When you enter the Armed Services and are on a military installation or under direct command overseas, civilian laws do not apply. The UCMJ rules your life. (Well, the UCMJ and your sergeant.)Sorry, but that is simply not true. In areas of exclusive federal jurisdiction, a defendant can be charged under the UCMJ, charged under any applicable US Code violation, or charged with an applicable state crime that would be tried in a US District Court under the Assimilative Crimes Act. In areas of concurrent jurisdiction, which is the majority of property on military bases the person could be charged under the UCMJ, any applicable US Code violation, or in state court on an applicable state charge, as the jurisdiction is shared by the federal government and the state. In areas of concurrent jurisdiction, local LE can and does come on base to enforce the law.

I did military LE for a few years, and I assure that military people can and often do get tried in civilian courts for crimes committed on base.

DMF
April 23, 2008, 01:40 AM
I am aware of no codified exception to this rule for military personnel.


18USC925(a)(1)

http://www.law.cornell.edu/uscode/html/uscode18/usc_sec_18_00000925----000-.html

As I said earlier, there is an exception for LE and military personnel possessing firearms as part of their official duties. They may possess an issued firearm in conjunction with their duties, but are still prohibited from possessing other firearms.

Oana
April 23, 2008, 01:45 AM
Thanks for the specifics, DMF.

Interesting stuff.

JohnBT
April 23, 2008, 08:52 AM
"Personally I don't see why a felon who has finished their sentence and "paid their debt to society" should be denied their 2A rights."

As soon as they make full restitution to the victim or victims, and not a second sooner.

John

dalepres
April 23, 2008, 11:07 PM
But, aside from that rant, I would guess at the very least that the current administration would argue the President's power as commander in chief of the military trumps those statutes forbidding felons from possessing firarms, so long as it is for military purposes. I cringe when I hear about new powers claimed for the Executive Branch, but this would probably be a legitimate use of that argument. It would be interesting to know any specifics on this though, wouldn't it?

Huh? Do we have a king? A dictator? What am I missing in the constitution or the oath of office where the president swears to uphold some of the laws and not others?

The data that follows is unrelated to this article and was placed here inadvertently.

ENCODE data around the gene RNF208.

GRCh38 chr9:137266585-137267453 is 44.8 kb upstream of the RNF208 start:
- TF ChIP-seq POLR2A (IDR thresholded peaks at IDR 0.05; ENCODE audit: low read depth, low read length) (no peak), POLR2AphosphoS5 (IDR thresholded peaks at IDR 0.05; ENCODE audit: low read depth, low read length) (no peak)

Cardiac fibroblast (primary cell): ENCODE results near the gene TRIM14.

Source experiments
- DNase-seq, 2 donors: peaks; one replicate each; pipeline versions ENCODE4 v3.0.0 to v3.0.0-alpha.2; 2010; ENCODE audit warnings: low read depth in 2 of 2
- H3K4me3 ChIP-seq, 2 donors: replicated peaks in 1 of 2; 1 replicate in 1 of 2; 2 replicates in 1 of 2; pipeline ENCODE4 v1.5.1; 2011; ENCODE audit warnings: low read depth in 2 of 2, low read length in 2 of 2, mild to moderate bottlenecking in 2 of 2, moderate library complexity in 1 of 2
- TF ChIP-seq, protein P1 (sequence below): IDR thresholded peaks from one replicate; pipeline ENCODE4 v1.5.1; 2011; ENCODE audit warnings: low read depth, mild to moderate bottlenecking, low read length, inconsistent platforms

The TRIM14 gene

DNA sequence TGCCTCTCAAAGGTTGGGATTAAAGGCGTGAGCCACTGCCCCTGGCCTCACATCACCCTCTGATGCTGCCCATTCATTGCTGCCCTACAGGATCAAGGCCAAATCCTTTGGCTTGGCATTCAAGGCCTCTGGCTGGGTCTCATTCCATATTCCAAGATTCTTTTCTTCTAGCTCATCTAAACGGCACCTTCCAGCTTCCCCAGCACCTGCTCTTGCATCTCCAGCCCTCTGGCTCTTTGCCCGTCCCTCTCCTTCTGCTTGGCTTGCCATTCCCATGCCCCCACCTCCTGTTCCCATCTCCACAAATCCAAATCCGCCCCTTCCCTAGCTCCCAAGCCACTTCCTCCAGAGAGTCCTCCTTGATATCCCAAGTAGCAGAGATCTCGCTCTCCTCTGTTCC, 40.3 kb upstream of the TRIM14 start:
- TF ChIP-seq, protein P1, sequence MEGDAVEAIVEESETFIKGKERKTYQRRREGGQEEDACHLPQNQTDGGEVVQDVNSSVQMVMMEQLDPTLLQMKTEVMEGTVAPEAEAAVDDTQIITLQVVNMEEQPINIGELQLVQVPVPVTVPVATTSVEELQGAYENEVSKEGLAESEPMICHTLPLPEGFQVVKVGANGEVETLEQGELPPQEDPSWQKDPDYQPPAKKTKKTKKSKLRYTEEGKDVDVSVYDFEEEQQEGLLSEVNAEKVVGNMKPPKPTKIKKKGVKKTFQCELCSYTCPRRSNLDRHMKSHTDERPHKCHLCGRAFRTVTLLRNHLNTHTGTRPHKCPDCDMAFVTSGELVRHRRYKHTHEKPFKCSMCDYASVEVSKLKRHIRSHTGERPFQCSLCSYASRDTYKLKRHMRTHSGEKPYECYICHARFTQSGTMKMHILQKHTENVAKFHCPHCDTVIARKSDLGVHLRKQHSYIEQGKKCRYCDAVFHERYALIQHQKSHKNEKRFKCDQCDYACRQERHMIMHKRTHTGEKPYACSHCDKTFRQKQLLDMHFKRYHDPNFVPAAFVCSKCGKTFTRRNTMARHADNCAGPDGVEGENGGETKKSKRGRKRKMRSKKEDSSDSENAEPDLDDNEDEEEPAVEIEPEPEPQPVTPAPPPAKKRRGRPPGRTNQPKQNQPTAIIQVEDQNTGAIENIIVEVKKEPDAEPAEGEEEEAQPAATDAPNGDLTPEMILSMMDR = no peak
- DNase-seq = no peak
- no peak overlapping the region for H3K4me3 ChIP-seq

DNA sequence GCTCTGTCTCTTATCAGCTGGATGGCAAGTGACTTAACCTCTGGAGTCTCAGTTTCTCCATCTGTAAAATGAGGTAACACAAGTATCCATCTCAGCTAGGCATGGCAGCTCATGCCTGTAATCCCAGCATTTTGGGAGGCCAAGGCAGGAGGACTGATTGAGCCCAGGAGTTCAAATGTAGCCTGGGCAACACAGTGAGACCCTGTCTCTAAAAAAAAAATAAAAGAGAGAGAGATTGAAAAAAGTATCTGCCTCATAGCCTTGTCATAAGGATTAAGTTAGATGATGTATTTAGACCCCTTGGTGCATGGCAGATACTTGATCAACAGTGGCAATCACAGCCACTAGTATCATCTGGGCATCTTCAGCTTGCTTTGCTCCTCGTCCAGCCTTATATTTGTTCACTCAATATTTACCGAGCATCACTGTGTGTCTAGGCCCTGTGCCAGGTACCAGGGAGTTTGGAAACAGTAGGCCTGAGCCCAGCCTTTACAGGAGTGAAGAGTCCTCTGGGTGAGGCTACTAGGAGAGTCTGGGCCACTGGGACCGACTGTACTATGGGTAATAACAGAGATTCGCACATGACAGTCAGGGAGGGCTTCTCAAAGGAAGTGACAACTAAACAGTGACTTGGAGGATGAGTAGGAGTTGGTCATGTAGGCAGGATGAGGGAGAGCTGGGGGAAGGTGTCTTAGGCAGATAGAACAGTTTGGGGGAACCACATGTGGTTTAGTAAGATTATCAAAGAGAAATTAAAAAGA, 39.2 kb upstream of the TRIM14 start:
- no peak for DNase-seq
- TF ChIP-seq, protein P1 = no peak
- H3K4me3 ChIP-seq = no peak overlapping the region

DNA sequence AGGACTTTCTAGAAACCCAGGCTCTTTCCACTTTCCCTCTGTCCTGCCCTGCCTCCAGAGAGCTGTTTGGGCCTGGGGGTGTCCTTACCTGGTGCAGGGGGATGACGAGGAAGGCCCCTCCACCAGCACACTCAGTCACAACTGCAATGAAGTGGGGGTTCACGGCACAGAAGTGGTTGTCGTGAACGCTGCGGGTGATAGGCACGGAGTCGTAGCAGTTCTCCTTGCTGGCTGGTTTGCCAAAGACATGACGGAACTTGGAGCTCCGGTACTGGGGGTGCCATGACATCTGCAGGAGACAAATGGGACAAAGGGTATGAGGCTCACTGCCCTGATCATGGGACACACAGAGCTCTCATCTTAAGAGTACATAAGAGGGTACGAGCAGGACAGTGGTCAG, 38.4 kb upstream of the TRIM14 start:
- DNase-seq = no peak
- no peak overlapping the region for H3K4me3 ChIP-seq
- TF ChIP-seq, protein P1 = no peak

dalepres
April 23, 2008, 11:14 PM
There are a lot of misdemeanors that today will "automatically" become "Felony" simply at the Judges discression. A "Felony" is any crime which has a punishment of imprisonment greater than one year.

In a recent trip to Branson, MO, I saw a sign in MO stating that the punishment for littering was up to $500 in fines and up to one year in jail... for littering. One day short of a felony and losing your right to bear arms for life... Scary stuff.

BigMike66
April 25, 2008, 07:48 PM
Personally I don't see why a felon who has finished their sentence and "paid their debt to society" should be denied their 2A rights. If they are safe enough to trust back out in society where they can easily get a weapon regardless of the laws... then they are safe enough to trust to legally own a weapon... if they are a likely menace to use law-abiding types then they should still be locked up.

Federal form 4474 firearms transaction record for every gun purchase has the question 11. c.:

"have you ever been convicted in any court of a felony..."

Maybe the powers-to-be have actually gotten something right.

I wonder why we have a sex offender database?

Flyboy
April 26, 2008, 12:45 AM
I'd be willing to bet that there are waaay more felons ( that haven't been caught yet) wearing blue
Funny enough, I read that as blue suits--IBM in particular is famous for 'em--and meaning white-collar "felonies," rather than legitimate, violent-crime actions.

For those who didn't catch my meaning, let me state it thus: if you can't be lawfully shot in the act of committing it, it ain't properly a felony.

Flyboy
April 26, 2008, 12:46 AM
I wonder why we have a sex offender database?
Because:
A) it allows the government to marginalize yet another group of citizens, and
B) it's the latest boogeyman (created by said government) to scare citizens into thinking the government is to the solution to their problems.

TAB
April 26, 2008, 04:33 AM
Because:
A) it allows the government to marginalize yet another group of citizens, and
B) it's the latest boogeyman (created by said government) to scare citizens into thinking the government is to the solution to their problems.


so it has nothing to do with the fact that most sex offenders will repeat thier crimes? Tell me, would you want to know if the guy down the street is a child molster? I know I would.

KD5NRH
April 26, 2008, 05:54 AM
For those who didn't catch my meaning, let me state it thus: if you can't be lawfully shot in the act of committing it, it ain't properly a felony.

Man, I wish they used that criteria the other way around - either other way, for that matter; if you can be shot for it it's a felony, or if it's a felony you can be shot for it. Either would reduce certain crimes here in TX.

dalepres
April 26, 2008, 11:05 AM
For those who didn't catch my meaning, let me state it thus: if you can't be lawfully shot in the act of committing it, it ain't properly a felony.

Those felonies where you can be shot while committing them would be known as violent felonies.

Flyboy
April 26, 2008, 11:14 AM
TAB:

Read Jacob Sullum's article "Registration Required" over at reason: